IEA (2017), "Oil Market Report - January 2017", IEA, Paris https://www.iea.org/reports/oil-market-report-january-2017
The IEA Oil Market Report (OMR) is one of the world’s most authoritative and timely sources of data, forecasts and analysis on the global oil market – including detailed statistics and commentary on oil supply, demand, inventories, prices and refining activity, as well as oil trade for IEA and selected non-IEA countries.
- The global demand outlook for 2016 has been raised following the release of robust preliminary 4Q16 numbers. Colder weather in northern Europe provided impetus as did rapid industrially-driven Asian growth. Global oil demand growth for 2016 is now expected to be 1.5 mb/d, slowing to 1.3 mb/d in 2017 as product prices potentially rise.
- Global oil supplies fell by more than 0.6 mb/d in December, to 97.6 mb/d on lower OPEC and non-OPEC output. For 2016, world supply was up 0.3 mb/d from the previous year as record OPEC output more than offset a 0.9 mb/d decline in non-OPEC.
- OPEC crude production, now excluding Indonesia, fell 320 kb/d from record rates to 33.09 mb/d in December after lower Saudi output and disruptions in Nigeria curbed supply. Early indications suggest a deeper OPEC reduction may be under way for January, as Saudi Arabia and its neighbours enforce supply cuts.
- Non-OPEC supplies are forecast to grow by 385 kb/d in 2017, as higher prices in the wake of an anticipated coordinated supply cut stimulate increased investment in the US. Recovering LTO production underpins a 320 kb/d gain in total US output this year.
- OECD industry stocks fell across crude and oil products in November, marking a fourth consecutive monthly decline. Taking into account preliminary data for December, stocks are 82 mb below July's historical peak, even if for now they remain above the symbolic 3 000 mb level.
- Oil prices rose in early December and stayed within a $53-57/bbl range thereafter. Dubai, after weakening initially, gained versus other benchmarks due to lower expected OPEC output, opening the arbitrage to Asia for Brent and WTI-linked crudes. Fuel oil was a strong performer due to supply shortages.
- Higher estimates for 4Q16 global refinery crude throughput - up by 160 kb/d - were partly responsible for a 260 kb/d downward revision for 1Q17. Our analysis of refined product stocks movements shows a 4Q16 build in the OECD, with the overhang in non-OECD implied refined product inventories persisting.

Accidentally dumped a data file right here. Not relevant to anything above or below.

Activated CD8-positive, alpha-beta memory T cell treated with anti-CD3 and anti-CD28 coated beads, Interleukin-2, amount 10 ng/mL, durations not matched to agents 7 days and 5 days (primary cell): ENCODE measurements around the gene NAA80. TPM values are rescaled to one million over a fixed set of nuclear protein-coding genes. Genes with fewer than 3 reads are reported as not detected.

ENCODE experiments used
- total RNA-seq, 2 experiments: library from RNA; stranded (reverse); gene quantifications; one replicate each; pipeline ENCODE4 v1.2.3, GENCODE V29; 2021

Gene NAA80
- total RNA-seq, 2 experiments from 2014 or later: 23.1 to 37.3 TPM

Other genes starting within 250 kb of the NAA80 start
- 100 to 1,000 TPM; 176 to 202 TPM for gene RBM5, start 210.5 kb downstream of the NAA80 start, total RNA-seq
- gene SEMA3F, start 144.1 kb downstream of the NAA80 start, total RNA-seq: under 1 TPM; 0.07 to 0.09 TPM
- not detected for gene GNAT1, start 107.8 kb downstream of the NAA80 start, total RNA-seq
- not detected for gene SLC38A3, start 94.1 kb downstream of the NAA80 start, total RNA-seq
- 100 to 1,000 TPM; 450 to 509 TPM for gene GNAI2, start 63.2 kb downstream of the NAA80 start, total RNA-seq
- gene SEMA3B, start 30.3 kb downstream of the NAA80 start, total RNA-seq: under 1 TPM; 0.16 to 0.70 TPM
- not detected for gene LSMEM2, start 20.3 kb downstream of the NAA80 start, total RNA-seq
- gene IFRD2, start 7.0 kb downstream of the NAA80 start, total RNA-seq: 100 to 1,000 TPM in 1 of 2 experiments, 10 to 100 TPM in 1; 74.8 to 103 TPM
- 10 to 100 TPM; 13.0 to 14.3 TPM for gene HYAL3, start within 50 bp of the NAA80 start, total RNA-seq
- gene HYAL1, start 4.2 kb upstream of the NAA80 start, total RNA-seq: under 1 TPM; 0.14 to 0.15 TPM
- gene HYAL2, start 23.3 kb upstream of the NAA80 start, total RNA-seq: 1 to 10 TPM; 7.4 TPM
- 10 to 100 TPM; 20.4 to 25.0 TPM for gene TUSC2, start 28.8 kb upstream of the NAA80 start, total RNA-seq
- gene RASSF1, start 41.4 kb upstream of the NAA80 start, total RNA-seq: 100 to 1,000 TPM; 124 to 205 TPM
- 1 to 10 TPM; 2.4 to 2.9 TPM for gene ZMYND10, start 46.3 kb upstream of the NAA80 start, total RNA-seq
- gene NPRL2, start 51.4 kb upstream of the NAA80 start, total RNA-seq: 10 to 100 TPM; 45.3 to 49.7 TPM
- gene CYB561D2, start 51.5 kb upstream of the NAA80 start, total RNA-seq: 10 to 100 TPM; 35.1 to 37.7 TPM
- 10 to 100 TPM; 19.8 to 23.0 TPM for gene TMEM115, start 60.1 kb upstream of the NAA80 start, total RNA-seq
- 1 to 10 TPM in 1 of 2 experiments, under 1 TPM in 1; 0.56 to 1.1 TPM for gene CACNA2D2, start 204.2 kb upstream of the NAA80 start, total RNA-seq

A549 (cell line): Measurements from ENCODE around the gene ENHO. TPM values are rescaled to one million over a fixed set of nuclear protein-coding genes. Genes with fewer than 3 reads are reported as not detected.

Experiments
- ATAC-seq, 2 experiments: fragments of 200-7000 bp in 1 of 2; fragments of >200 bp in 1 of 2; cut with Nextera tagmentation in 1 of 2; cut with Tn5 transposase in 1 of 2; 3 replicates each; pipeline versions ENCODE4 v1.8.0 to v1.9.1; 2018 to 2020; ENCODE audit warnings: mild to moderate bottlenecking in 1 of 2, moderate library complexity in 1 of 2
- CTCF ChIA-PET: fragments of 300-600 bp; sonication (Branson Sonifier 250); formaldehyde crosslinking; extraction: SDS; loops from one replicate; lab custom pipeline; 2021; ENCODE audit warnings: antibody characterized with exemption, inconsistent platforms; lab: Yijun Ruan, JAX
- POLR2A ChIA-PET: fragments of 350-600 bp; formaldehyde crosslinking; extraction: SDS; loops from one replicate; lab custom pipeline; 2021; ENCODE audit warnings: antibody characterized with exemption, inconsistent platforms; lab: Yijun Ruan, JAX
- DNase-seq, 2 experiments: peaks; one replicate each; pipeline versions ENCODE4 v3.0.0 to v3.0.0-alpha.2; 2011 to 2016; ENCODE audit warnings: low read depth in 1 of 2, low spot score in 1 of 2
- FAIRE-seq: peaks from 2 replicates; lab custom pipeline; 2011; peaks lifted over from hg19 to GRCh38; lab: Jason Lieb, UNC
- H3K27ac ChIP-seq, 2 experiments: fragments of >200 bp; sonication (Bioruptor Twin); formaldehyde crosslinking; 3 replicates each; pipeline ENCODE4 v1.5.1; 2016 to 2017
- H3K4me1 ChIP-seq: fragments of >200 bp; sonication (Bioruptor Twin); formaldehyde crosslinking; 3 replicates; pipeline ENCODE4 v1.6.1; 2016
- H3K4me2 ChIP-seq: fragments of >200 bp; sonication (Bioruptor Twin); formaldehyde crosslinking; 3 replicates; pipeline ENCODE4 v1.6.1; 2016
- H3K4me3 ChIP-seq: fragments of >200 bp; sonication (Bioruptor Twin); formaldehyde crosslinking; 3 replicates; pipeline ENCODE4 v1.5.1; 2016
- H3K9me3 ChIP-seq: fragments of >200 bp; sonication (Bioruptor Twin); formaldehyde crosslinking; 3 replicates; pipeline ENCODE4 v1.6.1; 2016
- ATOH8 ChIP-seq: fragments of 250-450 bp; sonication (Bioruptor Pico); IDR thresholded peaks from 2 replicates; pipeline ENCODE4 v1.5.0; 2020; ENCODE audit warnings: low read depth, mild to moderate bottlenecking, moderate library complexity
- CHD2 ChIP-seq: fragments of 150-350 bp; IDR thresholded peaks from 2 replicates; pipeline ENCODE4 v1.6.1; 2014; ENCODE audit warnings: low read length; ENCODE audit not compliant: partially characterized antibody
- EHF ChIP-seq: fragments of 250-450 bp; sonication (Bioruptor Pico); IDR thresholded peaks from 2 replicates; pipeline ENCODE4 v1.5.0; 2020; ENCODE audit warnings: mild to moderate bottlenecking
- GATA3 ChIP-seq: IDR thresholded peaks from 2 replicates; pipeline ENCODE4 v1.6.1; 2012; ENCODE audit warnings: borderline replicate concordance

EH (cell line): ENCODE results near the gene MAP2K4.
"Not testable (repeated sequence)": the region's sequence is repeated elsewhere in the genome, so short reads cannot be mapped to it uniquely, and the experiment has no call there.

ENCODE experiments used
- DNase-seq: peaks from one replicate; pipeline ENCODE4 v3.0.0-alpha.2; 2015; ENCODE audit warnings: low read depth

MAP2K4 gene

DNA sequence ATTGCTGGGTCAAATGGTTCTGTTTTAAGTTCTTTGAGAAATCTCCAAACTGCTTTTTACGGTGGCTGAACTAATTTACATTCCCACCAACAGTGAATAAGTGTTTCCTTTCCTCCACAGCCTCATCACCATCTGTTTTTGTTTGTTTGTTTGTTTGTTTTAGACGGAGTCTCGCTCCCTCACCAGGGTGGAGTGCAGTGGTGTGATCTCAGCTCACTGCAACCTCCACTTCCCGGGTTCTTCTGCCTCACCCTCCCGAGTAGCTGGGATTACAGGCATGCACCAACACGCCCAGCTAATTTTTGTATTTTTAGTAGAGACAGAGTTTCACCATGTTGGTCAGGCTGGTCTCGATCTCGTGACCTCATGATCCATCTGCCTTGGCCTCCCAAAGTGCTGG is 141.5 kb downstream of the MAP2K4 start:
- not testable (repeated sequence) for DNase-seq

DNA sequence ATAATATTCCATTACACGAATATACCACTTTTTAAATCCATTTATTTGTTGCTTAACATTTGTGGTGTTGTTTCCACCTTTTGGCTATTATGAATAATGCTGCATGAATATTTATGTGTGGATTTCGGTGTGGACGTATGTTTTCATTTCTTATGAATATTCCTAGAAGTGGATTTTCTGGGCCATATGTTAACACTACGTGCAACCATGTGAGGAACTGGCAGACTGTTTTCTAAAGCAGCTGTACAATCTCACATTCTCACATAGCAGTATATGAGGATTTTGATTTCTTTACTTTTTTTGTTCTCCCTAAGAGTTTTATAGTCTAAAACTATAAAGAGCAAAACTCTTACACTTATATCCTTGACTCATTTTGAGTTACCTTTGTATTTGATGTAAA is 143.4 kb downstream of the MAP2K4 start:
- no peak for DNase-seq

The output cuts announced by OPEC and eleven non-OPEC producers have entered their probation period and it is far too soon to see what level of compliance has been achieved. The coming weeks will provide more clarity and in the meantime developments elsewhere in the oil supply/demand balance are very intriguing. Once again we have revised upwards our estimate for global oil demand growth in 2016: we now see growth at 1.5 mb/d, with most of the revision contributed by stronger European demand, mainly in LPG and diesel. Europe has seen two years of year-on-year growth following nine straight years of flat or declining demand.
In 2017, however, we still expect the rate of growth for global demand to fall back to 1.3 mb/d, albeit this is slightly above the average rate seen in this century of 1.2 mb/d. The prospect of higher product prices - assuming that the cost of crude oil rises in 2017 - plus the possibility of a stronger US dollar are factors behind our reduced demand growth outlook for this year.
In non-OPEC countries, the stabilisation since mid-December of Brent crude oil prices around the $55/bbl level, and the assumption that lower output from the parties to the output agreement will probably see prices rise, is offering encouragement to higher cost producers. Attention is inevitably focused on the US shale oil patch where data shows the rig count increasing for six straight months to November after reaching its nadir in May 2016; provisional data for December shows the highest number of new rigs added since the heady days of April 2014. Not only is the rig count rising, but recent reports tell us that the productivity of shale activity has improved in leaps and bounds. Whether it be shorter drilling times or larger amounts of oil produced per well, there is no doubt that US shale industry has emerged from the $30/bbl oil world we lived in a year ago much leaner and fitter. The IEA has anticipated for some time that LTO production will increase in 2017, but we are now expecting an even larger increase of 170 kb/d, following a decline of nearly 300 kb/d last year.
Non-OPEC production is not all about the US, however. Elsewhere, long-planned projects are coming on stream in Brazil and Canada and their combined production will rise by 415 kb/d this year. In China and Colombia, the sharp declines in production seen in 2016 will be reduced. For the non-OPEC countries as a whole, net production growth will be 380 kb/d - after taking into account the output reduction commitments by eleven countries - and this increase could be supplemented by higher production from Libya and Nigeria, both of which are exempt from the production cuts.
We were reminded on Jan. 16th by Saudi Arabia's oil minister that the output deal might not be extended beyond its six month expiry date. By saying that an extension was "unlikely" he has issued a powerful reminder that if stocks are drawn in the first half of 2017 by the approximately 0.7 mb/d implied by OPEC producing close to its target with support from other producers, the market will have tightened and prices stabilised but not at a sufficiently high level to allow another bonanza for high cost producers. In the meantime, the market awaits the outcome of the output deal.